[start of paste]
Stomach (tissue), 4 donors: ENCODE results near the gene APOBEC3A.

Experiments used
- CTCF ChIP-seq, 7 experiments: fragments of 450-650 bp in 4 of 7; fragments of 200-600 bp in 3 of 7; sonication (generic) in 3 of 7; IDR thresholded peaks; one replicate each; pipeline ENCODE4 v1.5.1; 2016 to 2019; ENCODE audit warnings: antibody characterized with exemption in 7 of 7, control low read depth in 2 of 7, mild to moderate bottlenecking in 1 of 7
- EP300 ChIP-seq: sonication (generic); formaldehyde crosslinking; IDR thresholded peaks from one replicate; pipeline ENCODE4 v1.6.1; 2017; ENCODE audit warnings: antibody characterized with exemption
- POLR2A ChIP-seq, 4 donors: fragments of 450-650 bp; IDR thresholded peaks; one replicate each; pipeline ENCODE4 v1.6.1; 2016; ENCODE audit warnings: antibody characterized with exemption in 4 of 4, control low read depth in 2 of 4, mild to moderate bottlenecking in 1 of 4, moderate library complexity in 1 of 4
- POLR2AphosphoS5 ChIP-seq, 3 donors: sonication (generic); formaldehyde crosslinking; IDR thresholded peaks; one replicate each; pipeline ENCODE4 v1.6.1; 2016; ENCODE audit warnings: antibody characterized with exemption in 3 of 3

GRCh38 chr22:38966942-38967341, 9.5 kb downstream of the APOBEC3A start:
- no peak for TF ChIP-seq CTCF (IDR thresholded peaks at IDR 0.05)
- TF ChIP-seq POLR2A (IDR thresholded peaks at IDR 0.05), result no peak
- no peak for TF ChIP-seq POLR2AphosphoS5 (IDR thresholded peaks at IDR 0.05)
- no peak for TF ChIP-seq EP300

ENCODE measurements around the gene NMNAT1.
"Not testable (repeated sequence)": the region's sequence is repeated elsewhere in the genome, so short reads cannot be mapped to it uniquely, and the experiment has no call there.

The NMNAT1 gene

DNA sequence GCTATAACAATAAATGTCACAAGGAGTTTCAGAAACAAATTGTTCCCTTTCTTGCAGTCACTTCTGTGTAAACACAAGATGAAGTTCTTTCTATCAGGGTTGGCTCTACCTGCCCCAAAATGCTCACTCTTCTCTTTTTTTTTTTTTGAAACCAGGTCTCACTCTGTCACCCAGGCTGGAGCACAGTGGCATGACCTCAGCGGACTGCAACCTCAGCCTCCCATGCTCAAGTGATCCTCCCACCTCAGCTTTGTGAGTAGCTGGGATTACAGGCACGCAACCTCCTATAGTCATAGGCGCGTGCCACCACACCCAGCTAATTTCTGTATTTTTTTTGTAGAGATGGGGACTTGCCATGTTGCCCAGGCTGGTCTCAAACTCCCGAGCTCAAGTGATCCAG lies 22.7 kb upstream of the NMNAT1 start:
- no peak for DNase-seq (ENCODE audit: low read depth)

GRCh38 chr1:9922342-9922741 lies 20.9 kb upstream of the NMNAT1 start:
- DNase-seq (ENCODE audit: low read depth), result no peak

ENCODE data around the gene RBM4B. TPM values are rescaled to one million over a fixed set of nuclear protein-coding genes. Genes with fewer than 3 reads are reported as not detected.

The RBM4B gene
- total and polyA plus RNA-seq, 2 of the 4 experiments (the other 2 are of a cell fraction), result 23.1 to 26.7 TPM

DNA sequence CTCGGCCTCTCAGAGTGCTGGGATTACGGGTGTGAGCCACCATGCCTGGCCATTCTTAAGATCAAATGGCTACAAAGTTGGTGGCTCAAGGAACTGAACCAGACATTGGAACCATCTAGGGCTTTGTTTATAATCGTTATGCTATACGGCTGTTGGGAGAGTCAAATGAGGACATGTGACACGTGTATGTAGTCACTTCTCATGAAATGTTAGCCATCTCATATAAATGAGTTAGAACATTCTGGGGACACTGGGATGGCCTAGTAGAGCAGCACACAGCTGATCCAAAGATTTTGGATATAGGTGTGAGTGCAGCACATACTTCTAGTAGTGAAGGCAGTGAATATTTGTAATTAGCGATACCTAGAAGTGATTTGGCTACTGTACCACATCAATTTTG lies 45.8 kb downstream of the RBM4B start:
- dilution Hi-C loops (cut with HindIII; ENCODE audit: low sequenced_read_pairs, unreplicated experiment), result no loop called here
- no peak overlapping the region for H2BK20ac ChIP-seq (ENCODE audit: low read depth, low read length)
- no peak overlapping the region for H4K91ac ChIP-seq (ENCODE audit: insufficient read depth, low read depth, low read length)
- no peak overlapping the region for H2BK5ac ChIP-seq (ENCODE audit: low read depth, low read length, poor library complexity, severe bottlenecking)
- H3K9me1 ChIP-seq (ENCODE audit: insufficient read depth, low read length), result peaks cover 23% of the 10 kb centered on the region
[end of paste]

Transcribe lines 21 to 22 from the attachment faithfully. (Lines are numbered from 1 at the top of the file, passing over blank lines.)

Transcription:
- total and polyA plus RNA-seq, 2 of the 4 experiments (the other 2 are of a cell fraction), result 23.1 to 26.7 TPM

DNA sequence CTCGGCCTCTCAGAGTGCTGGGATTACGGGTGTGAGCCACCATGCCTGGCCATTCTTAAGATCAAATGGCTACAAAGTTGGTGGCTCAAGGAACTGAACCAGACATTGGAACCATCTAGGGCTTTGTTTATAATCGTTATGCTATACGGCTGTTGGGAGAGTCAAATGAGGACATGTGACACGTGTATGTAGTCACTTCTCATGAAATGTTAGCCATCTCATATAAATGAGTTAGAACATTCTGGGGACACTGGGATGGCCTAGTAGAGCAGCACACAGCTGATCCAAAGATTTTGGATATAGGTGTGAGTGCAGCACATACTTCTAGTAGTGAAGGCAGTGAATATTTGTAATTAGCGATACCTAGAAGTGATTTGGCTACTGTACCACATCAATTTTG lies 45.8 kb downstream of the RBM4B start: